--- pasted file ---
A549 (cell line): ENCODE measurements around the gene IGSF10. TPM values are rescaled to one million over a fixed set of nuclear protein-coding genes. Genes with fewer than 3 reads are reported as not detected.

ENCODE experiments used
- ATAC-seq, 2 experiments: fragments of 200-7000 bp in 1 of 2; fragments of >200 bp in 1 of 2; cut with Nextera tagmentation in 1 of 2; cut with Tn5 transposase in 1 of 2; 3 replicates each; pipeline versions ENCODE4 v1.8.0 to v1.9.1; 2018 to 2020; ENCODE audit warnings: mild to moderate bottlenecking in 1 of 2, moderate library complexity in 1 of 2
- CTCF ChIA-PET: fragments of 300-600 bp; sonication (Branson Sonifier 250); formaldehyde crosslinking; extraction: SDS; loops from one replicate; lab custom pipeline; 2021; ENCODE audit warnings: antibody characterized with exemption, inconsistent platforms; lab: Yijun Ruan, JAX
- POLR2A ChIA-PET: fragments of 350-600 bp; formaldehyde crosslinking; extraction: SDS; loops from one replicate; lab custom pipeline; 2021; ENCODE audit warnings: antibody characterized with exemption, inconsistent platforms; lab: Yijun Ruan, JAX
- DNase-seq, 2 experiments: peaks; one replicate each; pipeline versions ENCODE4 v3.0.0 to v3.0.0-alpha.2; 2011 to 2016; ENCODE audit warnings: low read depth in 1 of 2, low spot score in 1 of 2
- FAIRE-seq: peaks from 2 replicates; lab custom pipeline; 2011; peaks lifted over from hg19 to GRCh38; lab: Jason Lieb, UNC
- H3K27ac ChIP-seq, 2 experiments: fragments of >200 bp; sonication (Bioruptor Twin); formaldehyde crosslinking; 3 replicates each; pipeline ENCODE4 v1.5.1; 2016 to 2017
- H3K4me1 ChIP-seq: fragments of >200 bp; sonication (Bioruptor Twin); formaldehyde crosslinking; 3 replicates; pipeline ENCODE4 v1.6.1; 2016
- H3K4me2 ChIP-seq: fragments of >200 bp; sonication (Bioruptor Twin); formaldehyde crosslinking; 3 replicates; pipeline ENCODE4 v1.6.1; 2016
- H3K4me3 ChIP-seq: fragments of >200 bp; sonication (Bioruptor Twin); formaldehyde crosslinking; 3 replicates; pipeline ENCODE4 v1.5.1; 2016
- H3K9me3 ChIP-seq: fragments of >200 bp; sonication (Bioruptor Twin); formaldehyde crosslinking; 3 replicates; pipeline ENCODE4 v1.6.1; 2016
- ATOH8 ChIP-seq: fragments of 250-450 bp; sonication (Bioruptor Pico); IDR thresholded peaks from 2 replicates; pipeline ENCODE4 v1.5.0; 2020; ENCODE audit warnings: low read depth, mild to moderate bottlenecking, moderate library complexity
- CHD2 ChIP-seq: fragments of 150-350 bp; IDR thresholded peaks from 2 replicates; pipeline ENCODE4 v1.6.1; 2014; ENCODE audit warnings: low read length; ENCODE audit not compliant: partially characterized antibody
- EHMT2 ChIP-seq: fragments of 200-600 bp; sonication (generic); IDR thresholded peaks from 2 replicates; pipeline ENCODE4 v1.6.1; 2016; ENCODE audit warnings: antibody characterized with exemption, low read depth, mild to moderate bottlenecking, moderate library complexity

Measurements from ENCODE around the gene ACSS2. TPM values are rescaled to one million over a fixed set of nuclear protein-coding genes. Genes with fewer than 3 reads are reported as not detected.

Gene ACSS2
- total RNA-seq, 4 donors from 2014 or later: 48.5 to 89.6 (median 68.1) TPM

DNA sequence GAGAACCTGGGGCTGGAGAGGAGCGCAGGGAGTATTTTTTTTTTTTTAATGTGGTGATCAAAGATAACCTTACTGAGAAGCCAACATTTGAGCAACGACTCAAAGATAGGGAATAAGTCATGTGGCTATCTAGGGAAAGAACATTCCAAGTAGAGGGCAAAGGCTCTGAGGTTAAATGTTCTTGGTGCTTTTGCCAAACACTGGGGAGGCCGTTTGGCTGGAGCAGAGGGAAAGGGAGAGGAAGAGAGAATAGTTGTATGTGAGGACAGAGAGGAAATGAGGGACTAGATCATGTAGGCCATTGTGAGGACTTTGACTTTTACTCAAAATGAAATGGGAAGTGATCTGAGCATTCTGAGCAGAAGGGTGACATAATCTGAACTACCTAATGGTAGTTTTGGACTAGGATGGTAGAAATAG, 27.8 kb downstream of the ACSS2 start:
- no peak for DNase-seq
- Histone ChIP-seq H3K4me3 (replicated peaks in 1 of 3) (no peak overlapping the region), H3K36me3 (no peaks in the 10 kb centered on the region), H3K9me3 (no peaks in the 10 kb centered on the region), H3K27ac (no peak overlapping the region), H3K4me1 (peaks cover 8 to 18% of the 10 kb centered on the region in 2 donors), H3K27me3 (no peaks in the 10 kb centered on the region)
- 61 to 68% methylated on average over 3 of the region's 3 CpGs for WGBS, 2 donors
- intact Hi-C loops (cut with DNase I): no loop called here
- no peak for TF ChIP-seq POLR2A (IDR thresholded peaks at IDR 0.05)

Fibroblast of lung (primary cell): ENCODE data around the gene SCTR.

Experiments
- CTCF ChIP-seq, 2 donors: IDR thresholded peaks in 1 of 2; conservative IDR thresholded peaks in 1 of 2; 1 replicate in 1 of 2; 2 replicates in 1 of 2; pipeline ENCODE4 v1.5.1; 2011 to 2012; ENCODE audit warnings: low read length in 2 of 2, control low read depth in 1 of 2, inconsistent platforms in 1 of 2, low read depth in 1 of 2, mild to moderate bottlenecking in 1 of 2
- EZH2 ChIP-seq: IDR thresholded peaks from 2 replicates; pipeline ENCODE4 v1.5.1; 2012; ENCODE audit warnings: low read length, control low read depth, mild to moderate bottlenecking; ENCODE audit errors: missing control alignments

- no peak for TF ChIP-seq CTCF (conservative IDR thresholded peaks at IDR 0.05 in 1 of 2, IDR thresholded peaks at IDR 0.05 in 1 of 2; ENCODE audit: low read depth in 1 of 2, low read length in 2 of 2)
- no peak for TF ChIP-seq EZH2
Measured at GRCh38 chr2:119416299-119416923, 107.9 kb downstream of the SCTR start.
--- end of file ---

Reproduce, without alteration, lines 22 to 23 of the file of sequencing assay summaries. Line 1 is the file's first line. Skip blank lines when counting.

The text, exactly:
- 61 to 68% methylated on average over 3 of the region's 3 CpGs for WGBS, 2 donors
- intact Hi-C loops (cut with DNase I): no loop called here